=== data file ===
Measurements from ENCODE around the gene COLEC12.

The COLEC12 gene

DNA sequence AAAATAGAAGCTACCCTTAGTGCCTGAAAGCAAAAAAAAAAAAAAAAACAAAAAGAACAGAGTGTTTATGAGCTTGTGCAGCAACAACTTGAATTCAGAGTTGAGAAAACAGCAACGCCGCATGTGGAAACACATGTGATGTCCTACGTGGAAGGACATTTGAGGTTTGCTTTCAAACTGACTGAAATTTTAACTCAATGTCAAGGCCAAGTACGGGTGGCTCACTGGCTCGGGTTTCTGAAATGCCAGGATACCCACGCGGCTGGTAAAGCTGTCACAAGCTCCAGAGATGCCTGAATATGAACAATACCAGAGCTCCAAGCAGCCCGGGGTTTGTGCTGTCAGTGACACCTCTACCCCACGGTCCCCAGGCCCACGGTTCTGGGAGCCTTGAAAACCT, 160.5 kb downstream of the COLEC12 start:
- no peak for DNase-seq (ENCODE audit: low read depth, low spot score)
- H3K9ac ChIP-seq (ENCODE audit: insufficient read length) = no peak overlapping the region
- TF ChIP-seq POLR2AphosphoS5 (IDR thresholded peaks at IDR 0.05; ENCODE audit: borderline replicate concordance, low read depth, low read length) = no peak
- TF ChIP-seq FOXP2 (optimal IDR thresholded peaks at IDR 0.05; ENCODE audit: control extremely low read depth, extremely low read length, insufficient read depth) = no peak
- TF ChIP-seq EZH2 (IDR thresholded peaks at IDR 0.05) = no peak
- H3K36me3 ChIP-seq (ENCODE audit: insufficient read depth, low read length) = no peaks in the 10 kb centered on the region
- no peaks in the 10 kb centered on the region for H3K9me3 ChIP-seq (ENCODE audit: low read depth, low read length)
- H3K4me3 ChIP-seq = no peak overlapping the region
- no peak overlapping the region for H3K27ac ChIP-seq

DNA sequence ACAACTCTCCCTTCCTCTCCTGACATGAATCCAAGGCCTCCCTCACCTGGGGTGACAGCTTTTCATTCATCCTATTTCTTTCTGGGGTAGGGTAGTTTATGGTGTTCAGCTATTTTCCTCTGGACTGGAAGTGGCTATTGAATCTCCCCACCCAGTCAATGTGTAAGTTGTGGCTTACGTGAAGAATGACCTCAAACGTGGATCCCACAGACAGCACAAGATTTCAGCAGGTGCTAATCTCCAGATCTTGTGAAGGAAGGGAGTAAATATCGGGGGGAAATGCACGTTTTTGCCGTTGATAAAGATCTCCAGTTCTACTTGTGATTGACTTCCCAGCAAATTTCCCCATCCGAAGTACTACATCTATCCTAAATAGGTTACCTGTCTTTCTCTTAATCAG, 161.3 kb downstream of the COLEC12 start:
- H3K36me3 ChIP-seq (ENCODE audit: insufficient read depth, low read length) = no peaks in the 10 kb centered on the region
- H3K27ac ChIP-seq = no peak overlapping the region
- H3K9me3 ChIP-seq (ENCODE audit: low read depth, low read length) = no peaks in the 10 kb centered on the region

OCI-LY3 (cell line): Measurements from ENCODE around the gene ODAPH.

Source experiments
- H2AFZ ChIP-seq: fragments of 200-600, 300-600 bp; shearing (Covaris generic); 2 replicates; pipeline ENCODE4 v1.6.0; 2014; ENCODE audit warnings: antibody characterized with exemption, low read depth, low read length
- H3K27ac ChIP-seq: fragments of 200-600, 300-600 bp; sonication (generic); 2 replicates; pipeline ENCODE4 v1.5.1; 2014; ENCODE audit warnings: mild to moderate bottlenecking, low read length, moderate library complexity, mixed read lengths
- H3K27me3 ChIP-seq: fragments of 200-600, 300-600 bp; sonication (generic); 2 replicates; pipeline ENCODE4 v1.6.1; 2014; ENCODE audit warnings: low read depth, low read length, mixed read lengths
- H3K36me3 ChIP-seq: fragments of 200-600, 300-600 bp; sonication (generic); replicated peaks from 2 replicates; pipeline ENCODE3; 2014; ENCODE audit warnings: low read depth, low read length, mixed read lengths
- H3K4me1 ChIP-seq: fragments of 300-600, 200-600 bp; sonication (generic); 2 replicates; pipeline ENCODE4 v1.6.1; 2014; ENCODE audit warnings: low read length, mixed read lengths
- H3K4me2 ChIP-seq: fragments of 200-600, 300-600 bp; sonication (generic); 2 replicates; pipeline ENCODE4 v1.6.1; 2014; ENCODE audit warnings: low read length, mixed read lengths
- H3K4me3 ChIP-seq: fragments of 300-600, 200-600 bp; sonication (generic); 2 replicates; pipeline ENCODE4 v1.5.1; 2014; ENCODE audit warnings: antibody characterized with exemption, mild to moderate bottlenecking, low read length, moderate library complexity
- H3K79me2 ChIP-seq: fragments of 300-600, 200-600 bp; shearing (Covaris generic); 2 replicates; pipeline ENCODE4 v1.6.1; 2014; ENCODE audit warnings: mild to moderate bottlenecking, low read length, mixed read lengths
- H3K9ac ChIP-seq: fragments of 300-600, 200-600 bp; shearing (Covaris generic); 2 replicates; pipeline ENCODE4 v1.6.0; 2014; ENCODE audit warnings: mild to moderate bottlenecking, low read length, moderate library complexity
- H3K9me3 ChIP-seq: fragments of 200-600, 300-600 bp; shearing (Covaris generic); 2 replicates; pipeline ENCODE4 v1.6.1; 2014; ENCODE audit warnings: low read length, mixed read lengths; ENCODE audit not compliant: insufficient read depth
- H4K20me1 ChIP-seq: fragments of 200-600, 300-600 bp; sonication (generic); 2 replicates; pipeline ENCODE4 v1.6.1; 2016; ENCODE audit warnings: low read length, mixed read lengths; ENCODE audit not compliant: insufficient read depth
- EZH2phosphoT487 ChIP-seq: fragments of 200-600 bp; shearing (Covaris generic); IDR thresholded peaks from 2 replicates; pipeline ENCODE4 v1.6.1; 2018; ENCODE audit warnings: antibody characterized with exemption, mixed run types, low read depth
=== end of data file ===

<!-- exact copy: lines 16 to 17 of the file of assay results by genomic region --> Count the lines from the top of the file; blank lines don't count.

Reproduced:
- H3K9me3 ChIP-seq (ENCODE audit: low read depth, low read length) = no peaks in the 10 kb centered on the region

OCI-LY3 (cell line): Measurements from ENCODE around the gene ODAPH.